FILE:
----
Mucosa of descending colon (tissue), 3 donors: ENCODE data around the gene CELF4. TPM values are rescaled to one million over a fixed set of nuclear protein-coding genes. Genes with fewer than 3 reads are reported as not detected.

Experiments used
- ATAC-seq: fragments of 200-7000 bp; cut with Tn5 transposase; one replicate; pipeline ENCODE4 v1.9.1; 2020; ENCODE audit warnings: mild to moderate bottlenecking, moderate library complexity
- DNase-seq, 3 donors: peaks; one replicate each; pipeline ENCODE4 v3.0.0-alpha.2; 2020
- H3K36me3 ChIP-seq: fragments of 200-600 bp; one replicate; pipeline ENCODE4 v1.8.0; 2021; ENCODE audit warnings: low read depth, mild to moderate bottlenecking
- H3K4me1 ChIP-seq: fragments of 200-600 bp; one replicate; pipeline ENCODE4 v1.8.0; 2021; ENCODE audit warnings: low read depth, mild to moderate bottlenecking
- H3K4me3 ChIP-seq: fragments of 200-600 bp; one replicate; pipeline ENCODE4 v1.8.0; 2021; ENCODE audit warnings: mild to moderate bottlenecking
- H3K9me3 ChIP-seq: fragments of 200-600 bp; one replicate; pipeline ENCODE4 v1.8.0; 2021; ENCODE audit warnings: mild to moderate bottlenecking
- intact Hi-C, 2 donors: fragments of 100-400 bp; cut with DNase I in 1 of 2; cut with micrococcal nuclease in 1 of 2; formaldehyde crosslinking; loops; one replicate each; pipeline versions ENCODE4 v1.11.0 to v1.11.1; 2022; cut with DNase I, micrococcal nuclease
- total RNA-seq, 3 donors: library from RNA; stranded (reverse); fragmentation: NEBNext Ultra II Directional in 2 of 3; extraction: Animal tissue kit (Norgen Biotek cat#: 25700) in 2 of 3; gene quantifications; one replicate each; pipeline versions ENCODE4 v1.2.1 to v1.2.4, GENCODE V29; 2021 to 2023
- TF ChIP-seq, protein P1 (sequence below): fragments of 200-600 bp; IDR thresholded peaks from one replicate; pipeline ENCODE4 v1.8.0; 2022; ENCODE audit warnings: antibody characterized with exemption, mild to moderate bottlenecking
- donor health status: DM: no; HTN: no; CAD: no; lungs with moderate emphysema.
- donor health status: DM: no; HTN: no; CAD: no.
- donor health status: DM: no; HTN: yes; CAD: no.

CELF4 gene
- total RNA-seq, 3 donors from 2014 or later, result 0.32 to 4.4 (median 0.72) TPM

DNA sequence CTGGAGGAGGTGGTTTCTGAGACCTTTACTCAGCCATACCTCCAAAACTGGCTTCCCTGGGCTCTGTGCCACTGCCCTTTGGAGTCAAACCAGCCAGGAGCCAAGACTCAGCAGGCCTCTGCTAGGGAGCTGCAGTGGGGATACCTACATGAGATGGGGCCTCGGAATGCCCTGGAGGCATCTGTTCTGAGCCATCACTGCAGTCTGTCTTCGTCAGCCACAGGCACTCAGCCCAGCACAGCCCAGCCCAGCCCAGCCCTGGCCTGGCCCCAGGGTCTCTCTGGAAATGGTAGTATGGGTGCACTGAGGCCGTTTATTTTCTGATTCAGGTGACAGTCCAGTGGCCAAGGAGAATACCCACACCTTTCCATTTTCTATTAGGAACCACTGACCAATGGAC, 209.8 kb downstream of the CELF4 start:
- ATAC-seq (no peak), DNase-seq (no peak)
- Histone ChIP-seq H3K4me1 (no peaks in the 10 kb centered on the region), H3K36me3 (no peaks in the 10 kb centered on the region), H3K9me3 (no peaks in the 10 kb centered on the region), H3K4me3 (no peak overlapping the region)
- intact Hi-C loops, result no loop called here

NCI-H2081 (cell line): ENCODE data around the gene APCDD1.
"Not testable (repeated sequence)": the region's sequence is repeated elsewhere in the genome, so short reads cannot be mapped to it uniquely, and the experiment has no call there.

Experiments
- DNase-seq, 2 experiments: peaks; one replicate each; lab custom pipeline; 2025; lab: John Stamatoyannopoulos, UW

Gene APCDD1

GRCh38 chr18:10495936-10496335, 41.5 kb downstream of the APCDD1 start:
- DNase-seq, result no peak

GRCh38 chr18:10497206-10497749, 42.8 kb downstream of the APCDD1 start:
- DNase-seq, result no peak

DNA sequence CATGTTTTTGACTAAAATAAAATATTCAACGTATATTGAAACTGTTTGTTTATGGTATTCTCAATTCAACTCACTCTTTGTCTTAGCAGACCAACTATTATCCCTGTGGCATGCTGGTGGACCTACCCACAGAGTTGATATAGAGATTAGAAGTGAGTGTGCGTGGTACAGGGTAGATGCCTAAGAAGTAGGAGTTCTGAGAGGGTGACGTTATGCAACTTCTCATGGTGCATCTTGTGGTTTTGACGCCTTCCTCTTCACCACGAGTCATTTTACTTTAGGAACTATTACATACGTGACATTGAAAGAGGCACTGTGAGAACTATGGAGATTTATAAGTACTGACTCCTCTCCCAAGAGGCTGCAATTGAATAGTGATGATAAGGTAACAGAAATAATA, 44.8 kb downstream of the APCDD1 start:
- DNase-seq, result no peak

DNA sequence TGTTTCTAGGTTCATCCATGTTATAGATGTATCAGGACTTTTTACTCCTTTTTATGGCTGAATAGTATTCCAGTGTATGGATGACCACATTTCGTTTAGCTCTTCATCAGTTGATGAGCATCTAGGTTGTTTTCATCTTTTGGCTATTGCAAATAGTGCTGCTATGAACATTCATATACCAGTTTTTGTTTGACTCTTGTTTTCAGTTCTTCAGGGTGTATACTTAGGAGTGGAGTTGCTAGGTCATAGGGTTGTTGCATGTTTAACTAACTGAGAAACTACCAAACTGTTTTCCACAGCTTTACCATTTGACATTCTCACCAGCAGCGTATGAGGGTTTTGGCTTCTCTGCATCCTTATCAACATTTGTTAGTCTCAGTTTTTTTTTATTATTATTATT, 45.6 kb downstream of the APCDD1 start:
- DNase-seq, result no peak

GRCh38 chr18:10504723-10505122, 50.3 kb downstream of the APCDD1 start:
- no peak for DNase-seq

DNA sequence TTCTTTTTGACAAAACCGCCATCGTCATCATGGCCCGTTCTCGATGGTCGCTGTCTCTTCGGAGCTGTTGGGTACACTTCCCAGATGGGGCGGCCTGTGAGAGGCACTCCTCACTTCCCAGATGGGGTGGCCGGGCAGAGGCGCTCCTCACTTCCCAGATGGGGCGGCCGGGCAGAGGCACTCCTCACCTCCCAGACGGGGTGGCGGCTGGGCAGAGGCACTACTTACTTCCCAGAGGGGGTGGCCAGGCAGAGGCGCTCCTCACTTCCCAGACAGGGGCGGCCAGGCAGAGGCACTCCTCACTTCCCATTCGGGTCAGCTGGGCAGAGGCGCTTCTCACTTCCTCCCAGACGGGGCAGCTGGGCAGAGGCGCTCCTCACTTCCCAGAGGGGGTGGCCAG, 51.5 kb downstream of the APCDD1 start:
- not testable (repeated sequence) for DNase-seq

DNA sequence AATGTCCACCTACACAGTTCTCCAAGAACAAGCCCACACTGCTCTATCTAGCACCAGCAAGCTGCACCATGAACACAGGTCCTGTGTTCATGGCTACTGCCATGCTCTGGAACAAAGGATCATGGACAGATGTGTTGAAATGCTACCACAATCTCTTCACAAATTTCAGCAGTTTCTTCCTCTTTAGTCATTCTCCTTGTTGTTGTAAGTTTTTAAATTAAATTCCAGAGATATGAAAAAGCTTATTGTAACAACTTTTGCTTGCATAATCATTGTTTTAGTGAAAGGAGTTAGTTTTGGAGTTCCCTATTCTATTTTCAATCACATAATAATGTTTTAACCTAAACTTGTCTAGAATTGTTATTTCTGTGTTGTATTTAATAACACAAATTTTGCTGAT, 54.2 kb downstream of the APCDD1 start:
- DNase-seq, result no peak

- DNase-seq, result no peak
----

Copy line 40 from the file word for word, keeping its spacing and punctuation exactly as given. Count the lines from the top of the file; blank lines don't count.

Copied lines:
- DNase-seq, result no peak